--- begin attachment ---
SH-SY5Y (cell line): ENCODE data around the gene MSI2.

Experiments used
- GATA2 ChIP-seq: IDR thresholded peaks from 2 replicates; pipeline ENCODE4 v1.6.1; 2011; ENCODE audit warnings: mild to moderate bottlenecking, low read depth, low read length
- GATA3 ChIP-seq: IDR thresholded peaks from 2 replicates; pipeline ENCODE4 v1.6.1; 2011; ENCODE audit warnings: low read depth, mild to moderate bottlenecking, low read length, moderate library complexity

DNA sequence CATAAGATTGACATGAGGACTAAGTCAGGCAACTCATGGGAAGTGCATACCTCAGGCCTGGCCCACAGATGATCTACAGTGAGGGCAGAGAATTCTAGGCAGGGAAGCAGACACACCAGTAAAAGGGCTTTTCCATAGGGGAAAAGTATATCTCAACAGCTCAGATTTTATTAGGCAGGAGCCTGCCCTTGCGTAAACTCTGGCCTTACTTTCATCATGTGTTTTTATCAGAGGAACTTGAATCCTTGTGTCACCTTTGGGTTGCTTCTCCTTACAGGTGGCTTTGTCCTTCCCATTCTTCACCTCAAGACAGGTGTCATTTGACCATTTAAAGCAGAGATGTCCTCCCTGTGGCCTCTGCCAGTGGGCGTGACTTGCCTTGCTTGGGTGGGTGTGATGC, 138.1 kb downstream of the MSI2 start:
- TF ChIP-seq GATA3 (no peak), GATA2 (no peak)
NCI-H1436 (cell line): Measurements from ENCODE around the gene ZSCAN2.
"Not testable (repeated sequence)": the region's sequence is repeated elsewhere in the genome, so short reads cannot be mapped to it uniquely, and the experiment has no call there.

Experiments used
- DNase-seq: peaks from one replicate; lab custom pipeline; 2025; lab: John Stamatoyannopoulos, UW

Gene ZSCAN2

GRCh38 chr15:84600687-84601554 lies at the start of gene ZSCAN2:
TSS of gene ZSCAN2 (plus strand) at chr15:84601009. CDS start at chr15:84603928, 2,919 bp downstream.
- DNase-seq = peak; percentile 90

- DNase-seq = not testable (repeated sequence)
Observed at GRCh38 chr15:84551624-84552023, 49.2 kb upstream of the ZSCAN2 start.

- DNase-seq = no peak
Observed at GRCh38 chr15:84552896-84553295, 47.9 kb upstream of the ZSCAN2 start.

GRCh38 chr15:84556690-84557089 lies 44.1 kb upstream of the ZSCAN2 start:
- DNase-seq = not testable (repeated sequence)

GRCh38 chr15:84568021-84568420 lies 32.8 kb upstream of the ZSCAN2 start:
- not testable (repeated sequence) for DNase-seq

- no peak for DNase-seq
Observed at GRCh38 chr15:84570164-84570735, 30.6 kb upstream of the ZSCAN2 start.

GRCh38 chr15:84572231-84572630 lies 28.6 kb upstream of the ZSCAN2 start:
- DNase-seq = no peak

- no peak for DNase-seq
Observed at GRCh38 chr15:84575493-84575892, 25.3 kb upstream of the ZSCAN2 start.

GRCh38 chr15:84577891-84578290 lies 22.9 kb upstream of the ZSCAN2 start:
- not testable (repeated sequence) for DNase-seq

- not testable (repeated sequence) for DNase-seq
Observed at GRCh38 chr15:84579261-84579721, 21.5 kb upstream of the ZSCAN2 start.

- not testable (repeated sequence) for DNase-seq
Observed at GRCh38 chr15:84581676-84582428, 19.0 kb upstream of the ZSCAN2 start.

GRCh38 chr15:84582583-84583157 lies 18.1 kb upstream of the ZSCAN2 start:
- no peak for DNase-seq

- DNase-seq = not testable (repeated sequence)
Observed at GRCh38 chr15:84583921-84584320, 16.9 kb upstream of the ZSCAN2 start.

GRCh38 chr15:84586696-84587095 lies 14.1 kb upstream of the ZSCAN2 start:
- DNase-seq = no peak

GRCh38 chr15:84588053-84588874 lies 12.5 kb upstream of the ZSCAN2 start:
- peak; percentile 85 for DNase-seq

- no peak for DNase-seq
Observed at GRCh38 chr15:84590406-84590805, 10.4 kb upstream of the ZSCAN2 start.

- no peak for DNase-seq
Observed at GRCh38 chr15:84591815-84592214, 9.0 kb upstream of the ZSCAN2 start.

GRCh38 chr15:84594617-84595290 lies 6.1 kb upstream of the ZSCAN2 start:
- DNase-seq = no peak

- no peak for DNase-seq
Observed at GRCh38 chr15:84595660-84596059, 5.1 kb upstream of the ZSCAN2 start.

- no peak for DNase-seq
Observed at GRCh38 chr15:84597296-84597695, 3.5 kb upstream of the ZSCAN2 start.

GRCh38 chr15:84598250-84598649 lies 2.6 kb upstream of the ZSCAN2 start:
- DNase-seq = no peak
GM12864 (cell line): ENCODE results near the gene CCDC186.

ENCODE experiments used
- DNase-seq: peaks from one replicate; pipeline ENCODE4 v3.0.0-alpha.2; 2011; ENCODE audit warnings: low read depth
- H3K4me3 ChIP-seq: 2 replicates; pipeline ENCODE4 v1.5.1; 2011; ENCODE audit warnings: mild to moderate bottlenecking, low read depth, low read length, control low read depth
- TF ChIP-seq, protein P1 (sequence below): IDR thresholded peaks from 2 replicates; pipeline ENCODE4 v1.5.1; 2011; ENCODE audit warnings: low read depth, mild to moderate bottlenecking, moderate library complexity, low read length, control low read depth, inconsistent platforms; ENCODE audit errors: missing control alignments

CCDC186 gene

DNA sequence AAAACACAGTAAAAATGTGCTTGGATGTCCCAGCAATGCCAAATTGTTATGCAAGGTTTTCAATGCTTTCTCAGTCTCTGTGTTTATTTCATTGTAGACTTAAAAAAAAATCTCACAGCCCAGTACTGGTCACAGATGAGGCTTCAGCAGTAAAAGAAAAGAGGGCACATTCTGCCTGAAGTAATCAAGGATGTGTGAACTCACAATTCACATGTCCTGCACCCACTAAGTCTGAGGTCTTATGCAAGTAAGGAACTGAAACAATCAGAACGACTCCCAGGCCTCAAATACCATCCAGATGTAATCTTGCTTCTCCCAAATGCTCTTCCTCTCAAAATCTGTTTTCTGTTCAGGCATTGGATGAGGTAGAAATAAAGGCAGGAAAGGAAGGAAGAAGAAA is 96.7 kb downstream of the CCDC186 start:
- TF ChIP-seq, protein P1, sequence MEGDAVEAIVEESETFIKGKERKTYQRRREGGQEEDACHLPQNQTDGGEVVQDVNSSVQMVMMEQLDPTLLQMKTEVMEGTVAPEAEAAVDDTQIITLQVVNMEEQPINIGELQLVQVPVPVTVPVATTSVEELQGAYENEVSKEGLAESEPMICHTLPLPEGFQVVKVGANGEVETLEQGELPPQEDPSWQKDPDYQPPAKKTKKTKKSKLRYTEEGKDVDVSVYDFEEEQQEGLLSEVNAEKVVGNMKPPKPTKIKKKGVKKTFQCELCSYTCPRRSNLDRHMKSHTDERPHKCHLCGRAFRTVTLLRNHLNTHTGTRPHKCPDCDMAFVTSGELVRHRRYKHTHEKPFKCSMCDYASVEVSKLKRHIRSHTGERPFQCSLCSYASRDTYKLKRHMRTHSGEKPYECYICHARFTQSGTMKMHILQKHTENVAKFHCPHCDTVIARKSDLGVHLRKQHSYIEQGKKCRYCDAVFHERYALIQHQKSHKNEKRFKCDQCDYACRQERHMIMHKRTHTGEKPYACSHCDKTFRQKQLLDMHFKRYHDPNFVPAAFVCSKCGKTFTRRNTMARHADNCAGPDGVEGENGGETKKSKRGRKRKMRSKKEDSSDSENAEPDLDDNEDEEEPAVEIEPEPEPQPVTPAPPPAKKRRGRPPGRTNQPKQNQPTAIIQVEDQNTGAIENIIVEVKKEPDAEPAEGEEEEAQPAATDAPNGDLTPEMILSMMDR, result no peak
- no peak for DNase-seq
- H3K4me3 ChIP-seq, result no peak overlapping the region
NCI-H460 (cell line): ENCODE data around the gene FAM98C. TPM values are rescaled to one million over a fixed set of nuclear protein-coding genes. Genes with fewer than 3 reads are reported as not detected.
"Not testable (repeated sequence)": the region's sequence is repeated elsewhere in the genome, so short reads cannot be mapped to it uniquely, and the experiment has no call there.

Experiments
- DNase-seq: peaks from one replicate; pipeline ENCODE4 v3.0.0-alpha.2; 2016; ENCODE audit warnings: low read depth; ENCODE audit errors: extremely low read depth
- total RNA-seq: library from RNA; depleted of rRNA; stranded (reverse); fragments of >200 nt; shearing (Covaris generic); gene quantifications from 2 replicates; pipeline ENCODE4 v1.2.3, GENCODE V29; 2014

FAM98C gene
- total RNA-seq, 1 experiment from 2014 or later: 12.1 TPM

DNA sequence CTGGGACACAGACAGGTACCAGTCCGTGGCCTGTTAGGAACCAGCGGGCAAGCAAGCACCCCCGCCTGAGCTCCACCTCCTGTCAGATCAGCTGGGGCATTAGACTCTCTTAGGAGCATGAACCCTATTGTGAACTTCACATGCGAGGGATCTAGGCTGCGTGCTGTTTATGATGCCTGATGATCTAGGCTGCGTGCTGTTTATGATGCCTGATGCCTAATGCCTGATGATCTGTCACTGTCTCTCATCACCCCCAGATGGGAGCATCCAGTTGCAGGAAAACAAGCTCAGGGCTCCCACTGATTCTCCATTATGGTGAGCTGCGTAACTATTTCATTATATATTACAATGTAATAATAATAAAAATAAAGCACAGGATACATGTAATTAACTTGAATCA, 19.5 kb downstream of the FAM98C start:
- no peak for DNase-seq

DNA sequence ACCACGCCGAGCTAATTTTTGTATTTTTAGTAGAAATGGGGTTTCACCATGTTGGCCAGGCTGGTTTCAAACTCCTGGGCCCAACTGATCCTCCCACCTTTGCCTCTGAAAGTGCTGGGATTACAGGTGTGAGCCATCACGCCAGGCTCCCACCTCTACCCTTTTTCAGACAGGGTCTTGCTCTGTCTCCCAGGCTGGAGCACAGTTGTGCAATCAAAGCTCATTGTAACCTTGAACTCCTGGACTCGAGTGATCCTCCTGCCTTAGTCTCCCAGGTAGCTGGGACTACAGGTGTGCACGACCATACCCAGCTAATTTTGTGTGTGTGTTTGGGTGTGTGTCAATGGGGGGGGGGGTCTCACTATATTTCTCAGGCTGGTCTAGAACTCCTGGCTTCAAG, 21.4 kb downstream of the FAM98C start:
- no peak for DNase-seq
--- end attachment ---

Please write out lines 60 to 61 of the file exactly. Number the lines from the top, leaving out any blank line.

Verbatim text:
CCDC186 gene

DNA sequence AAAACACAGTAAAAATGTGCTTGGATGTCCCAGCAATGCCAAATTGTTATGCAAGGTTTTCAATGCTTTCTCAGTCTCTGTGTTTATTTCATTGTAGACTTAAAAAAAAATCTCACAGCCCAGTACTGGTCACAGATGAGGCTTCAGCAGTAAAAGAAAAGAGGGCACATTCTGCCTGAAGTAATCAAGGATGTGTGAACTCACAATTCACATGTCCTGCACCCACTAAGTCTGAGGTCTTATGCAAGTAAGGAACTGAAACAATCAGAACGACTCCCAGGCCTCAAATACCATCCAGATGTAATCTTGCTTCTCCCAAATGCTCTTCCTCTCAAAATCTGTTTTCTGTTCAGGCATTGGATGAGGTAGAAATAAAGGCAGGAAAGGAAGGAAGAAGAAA is 96.7 kb downstream of the CCDC186 start: